• Reduce trans and saturated fats — Foods like biscuits, cakes, sausages, bacon, fried foods, cream, and cheeses are all high in ‘bad’ fats. With diabetes, your risk of heart disease is already increased. Eating these foods increases that risk even further by increasing cholesterol levels and causing weight gain. 

*If your diabetes treatment puts you at risk of hypos, you still may require sugary food or drink as part of your management plan.  

Can diabetes be cured or reversed with diet alone? 

A diabetes clinical trial (DiRECT) showed that half of type 2 diabetes patients were able to come off their medications after one year of participating in a weight loss programme that involved a low-calorie, nutrient-complete diet. Over a third of participants remained in remission even after two years [4]. 

This study proved that weight management through diet is critical for type 2 diabetes remission. 

Find out more about reversing prediabetes.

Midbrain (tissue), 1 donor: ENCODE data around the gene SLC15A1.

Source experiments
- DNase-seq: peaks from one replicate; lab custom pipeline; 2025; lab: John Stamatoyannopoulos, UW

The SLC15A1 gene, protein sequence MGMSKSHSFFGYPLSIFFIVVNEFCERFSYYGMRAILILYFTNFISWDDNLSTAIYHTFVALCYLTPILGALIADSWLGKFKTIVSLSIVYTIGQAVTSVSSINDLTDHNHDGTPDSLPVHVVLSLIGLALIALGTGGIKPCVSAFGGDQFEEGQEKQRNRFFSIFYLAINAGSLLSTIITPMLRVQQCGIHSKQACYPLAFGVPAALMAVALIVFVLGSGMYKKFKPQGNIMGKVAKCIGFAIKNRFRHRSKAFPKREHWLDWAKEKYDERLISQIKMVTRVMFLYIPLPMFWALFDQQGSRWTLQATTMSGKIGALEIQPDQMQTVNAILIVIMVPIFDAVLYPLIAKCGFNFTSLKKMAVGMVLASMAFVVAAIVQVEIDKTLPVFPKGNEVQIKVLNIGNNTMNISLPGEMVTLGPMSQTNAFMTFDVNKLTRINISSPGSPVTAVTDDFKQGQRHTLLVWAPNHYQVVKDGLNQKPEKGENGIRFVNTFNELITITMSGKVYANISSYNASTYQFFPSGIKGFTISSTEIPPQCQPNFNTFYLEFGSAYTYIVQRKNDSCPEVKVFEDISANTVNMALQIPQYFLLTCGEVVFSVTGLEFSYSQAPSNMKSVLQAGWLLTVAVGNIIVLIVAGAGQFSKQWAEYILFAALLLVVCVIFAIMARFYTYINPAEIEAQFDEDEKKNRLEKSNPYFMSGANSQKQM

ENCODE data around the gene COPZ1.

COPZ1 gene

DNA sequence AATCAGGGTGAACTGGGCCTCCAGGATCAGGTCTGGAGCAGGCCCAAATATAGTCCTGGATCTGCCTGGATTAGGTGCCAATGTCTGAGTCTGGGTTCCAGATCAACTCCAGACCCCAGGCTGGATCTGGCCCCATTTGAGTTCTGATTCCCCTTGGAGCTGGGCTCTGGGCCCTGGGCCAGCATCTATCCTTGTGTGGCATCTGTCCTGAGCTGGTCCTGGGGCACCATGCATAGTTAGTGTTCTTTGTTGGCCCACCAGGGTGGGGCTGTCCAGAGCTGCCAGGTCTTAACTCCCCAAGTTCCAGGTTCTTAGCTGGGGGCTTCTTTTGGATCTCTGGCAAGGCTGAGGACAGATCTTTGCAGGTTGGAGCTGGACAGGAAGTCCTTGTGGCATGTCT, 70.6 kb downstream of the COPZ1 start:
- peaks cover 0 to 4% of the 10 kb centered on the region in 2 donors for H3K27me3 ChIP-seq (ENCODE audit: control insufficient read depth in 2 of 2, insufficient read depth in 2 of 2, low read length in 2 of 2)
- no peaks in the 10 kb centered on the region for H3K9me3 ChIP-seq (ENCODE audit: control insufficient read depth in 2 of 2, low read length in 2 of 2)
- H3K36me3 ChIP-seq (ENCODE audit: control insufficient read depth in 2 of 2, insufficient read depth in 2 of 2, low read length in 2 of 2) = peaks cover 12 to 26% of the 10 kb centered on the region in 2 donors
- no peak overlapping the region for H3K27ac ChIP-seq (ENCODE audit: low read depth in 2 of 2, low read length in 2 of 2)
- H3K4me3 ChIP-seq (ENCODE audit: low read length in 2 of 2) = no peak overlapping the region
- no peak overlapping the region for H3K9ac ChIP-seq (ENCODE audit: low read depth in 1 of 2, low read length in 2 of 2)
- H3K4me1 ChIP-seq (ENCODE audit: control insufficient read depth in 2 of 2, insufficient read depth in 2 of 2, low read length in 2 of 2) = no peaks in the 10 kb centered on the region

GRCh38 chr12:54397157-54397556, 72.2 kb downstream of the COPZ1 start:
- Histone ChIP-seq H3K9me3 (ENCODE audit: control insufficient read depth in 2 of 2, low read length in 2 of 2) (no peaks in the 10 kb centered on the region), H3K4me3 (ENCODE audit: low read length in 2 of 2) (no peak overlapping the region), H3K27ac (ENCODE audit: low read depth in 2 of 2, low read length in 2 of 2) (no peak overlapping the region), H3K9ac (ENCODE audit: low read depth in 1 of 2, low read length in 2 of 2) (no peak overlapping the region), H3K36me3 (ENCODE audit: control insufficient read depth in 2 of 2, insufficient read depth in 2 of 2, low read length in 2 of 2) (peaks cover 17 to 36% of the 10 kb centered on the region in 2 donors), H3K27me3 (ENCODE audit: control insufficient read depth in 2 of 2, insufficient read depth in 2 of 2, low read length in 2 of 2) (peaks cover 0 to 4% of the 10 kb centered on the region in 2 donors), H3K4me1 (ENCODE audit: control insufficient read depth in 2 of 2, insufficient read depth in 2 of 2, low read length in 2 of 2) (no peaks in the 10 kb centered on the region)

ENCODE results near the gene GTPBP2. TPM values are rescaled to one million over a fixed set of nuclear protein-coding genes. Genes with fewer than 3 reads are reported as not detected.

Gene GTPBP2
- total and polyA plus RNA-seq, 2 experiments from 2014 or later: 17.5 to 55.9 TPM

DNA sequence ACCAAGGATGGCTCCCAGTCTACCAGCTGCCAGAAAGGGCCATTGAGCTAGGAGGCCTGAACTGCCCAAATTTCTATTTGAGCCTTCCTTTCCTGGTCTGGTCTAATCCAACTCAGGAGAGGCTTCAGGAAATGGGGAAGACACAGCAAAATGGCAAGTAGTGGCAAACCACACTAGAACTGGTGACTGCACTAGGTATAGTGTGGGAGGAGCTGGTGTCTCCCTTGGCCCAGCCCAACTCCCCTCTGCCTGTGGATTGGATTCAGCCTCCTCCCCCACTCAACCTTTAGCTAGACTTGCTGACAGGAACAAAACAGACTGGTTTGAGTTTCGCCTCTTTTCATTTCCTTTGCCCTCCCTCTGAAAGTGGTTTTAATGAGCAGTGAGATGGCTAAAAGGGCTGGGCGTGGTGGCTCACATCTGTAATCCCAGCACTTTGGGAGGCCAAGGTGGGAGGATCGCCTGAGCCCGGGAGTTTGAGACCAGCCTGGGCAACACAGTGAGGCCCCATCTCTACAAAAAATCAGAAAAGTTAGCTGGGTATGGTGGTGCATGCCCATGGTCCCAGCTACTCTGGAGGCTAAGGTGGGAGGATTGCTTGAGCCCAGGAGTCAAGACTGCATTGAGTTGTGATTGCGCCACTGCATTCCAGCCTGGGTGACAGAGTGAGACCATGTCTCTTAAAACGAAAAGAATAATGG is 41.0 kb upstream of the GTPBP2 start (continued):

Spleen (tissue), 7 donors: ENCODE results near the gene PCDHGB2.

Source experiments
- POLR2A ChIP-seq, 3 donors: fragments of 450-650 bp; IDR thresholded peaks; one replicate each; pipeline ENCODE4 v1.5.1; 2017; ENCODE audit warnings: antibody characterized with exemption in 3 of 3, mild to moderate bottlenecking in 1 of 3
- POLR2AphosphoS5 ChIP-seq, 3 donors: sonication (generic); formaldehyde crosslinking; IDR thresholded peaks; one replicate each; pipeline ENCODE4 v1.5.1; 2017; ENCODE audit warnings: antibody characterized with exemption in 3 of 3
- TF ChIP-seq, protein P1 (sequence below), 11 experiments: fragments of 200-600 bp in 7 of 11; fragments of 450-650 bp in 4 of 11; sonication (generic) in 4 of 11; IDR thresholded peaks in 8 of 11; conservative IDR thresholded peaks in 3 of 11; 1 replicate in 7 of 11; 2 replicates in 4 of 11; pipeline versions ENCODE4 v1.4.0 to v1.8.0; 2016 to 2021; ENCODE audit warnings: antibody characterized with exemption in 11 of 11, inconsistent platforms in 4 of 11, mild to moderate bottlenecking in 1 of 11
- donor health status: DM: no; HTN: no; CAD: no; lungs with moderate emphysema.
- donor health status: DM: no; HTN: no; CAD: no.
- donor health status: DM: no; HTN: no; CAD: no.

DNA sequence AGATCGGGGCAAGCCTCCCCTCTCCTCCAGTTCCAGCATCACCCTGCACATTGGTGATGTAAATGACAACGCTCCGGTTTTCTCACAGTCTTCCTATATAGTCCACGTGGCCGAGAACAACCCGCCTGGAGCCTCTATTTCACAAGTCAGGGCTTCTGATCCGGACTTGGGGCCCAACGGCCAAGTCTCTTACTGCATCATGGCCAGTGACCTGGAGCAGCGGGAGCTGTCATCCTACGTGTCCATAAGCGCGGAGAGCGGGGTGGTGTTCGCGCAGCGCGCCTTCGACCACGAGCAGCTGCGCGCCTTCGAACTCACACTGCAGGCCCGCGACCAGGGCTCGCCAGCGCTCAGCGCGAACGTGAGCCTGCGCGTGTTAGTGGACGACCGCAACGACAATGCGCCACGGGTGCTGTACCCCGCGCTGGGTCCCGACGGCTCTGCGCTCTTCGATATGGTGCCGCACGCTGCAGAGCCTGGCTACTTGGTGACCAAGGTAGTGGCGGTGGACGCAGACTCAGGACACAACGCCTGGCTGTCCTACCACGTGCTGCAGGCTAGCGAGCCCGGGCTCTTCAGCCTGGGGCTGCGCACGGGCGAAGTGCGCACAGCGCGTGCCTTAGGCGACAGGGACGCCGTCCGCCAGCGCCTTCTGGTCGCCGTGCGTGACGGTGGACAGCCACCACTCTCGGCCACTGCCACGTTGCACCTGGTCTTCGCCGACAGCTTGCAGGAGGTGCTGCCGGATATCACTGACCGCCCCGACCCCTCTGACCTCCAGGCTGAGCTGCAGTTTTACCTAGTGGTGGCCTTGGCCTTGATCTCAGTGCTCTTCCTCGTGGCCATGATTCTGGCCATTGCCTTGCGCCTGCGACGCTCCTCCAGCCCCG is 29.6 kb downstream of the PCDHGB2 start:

2. High blood pressure

When it comes to high blood pressure, keeping your salt below recommended levels is key.  

The DASH eating plan, which stands for Dietary Approaches to Stop Hypertension, is proven to be just as effective as some of the first-choice treatments for high blood pressure [5].  

It’s a plant-focused diet — the combination of low salt, low-fat dairy products, and nutrient-rich vegetables make it not only effective at lowering blood pressure but also your risk of heart disease and diabetes.  

The fundamentals of the DASH meal plan are:  

  • Limit salt intake — The DASH diet encourages no more than a teaspoon of salt a day. This refers to total salt intake rather than added salt. This can be a challenge and may require a few food swaps, as many snacks have a high sodium content. Watch out for salt in “healthier” foods like bread and cereals. 
  • Choose fresh or frozen vegetables — Fresh vegetables tend to be best as they contain no hidden salt (unlike tinned vegetables). Good examples include broccoli, carrots, celery, cucumber, cabbage, peppers, and sweet potatoes. 
  • Wholegrains — Wholegrains are types of grains where the bran and nutrient-rich germ are kept. It doesn’t have to be an ancient grain you’ve never heard of. You could try incorporating the following into your diet: Weetabix, bran flakes, popcorn, wholemeal bread, wholewheat crackers, brown or wild rice, oat cakes, or wholegrain cereal bars.  
  • Fruit — Fruit is a much healthier way to fight sugar cravings than other types of dessert. Try pomegranate seeds on your salad, clementines, apples, bananas, raspberries, and pears.